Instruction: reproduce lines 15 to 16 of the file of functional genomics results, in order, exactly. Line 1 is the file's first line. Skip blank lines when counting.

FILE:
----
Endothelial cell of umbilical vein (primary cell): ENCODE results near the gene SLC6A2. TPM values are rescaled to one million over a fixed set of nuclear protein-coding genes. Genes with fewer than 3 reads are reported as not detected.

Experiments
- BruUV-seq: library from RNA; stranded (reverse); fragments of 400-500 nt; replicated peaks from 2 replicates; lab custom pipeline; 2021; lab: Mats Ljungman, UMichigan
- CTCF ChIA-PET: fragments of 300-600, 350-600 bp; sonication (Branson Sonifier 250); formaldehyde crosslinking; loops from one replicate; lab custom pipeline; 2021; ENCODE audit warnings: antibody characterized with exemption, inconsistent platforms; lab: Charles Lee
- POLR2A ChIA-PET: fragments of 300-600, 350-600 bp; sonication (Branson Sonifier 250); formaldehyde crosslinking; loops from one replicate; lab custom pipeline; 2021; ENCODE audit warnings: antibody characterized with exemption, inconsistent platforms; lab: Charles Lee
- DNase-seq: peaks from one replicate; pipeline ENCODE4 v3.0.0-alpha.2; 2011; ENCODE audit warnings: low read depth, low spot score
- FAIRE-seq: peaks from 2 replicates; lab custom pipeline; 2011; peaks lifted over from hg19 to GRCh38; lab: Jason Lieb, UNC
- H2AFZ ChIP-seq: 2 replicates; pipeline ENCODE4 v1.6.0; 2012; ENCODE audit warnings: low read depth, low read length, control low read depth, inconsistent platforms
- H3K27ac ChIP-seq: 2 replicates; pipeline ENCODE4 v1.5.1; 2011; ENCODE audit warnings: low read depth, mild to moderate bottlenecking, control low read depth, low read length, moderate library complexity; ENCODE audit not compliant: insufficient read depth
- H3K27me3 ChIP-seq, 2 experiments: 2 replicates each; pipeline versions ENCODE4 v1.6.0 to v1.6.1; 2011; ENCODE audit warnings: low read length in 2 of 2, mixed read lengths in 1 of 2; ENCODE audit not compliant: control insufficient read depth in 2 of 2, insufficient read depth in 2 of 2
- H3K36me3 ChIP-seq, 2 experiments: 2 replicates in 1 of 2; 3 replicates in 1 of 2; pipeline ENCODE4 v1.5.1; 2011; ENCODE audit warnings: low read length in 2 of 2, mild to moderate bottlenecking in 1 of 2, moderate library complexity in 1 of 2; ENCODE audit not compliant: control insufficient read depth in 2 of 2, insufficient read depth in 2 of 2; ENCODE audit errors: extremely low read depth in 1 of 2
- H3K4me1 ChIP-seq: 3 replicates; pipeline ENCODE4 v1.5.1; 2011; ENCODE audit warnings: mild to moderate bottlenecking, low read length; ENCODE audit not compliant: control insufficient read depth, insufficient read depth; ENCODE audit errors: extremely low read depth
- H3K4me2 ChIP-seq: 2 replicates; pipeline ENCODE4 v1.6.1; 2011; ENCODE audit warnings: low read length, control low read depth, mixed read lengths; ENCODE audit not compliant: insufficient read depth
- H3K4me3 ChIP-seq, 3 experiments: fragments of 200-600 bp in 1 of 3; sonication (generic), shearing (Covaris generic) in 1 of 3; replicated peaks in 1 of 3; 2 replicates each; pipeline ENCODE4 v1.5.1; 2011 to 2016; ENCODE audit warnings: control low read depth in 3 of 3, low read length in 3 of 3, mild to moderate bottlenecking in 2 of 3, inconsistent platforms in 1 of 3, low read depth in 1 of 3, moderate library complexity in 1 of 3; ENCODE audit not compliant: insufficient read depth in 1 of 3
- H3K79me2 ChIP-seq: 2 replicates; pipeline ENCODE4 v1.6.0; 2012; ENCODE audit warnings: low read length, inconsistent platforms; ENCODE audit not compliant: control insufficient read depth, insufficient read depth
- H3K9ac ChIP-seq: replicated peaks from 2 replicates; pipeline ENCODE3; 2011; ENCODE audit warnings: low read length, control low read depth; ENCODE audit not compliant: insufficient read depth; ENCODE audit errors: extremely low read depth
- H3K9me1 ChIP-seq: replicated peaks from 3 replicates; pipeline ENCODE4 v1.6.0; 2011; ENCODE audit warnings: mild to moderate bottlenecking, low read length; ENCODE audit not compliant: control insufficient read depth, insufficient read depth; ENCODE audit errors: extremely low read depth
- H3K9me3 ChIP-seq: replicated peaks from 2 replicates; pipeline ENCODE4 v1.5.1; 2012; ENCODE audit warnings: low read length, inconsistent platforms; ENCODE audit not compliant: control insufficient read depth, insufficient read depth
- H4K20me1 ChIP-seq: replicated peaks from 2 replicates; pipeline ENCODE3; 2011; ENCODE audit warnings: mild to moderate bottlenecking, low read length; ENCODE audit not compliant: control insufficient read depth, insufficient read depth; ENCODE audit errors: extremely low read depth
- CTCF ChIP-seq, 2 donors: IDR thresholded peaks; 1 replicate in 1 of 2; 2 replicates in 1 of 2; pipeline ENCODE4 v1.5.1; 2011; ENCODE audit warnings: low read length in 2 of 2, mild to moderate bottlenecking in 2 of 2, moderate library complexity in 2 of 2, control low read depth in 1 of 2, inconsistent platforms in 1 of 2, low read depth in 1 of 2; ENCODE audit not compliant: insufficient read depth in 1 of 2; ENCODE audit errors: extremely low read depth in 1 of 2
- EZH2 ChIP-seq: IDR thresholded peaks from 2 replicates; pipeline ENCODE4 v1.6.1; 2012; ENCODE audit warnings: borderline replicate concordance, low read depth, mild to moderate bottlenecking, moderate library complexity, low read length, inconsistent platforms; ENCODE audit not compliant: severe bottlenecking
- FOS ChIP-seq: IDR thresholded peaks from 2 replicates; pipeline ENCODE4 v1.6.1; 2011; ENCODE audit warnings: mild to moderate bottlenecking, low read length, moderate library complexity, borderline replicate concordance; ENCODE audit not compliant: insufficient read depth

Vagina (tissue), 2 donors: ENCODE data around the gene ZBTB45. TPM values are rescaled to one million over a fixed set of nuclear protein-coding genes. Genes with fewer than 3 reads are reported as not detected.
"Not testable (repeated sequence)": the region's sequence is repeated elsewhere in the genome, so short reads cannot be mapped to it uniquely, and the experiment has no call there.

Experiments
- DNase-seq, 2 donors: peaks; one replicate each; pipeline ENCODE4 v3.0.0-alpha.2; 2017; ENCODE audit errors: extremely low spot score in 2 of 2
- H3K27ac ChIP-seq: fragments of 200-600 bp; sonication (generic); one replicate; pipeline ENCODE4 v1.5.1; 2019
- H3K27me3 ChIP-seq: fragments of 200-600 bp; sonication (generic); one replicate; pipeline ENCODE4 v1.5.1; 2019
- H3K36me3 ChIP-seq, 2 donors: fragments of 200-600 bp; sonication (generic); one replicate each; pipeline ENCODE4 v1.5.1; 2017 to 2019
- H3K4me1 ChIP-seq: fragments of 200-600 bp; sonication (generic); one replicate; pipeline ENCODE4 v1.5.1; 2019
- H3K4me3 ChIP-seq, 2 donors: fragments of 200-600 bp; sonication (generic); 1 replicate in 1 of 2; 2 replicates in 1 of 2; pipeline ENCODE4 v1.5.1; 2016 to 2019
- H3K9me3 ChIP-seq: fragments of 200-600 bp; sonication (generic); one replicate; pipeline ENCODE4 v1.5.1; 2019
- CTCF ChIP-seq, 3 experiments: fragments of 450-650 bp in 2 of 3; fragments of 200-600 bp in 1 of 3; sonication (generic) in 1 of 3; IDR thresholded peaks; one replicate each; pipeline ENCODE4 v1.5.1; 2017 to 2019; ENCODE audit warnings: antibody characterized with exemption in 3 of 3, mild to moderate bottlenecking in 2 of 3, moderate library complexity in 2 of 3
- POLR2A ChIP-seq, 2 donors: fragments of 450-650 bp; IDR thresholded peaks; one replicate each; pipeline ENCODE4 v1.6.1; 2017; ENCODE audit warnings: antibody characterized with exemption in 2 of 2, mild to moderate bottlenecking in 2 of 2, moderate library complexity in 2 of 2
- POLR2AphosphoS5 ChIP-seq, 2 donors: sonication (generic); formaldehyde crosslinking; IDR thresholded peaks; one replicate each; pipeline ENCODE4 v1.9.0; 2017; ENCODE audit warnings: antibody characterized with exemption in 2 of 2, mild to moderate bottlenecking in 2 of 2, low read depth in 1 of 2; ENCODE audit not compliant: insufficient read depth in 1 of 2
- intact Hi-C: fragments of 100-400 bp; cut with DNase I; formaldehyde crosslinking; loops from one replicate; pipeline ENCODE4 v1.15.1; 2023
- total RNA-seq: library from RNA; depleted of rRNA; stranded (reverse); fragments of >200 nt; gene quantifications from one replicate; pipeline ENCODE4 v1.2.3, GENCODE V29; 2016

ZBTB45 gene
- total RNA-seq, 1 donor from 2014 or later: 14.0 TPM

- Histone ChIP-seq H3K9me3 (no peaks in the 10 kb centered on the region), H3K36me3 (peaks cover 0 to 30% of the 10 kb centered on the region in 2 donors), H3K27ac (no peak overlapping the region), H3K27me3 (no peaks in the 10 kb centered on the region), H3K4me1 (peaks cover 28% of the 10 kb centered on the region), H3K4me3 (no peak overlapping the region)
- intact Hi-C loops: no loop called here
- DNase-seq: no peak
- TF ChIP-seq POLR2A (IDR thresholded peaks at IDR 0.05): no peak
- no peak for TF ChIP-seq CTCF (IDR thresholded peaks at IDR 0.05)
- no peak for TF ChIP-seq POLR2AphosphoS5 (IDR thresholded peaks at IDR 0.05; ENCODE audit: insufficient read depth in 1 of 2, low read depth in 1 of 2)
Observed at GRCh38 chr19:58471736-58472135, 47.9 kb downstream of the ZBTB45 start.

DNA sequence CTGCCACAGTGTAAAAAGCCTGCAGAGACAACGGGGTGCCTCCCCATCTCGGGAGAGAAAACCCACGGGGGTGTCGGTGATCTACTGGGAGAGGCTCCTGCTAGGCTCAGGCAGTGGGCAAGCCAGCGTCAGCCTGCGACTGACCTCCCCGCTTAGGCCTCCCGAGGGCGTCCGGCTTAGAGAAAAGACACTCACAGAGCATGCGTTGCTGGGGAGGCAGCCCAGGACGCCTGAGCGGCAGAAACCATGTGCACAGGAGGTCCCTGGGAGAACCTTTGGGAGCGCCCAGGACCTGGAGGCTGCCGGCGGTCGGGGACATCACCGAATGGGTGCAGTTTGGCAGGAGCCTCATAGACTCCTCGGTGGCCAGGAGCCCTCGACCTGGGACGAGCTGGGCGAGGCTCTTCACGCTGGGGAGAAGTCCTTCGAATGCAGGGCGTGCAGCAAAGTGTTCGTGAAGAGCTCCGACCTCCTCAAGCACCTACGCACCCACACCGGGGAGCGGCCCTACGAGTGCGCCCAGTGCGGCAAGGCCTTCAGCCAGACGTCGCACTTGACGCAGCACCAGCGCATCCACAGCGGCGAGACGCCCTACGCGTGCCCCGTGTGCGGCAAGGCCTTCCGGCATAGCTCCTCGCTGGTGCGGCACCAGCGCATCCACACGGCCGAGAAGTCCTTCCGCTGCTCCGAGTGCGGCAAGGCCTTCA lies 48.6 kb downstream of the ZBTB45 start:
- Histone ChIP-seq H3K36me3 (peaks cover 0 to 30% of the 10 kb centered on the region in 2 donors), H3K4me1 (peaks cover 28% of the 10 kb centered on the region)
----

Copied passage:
- H3K79me2 ChIP-seq: 2 replicates; pipeline ENCODE4 v1.6.0; 2012; ENCODE audit warnings: low read length, inconsistent platforms; ENCODE audit not compliant: control insufficient read depth, insufficient read depth
- H3K9ac ChIP-seq: replicated peaks from 2 replicates; pipeline ENCODE3; 2011; ENCODE audit warnings: low read length, control low read depth; ENCODE audit not compliant: insufficient read depth; ENCODE audit errors: extremely low read depth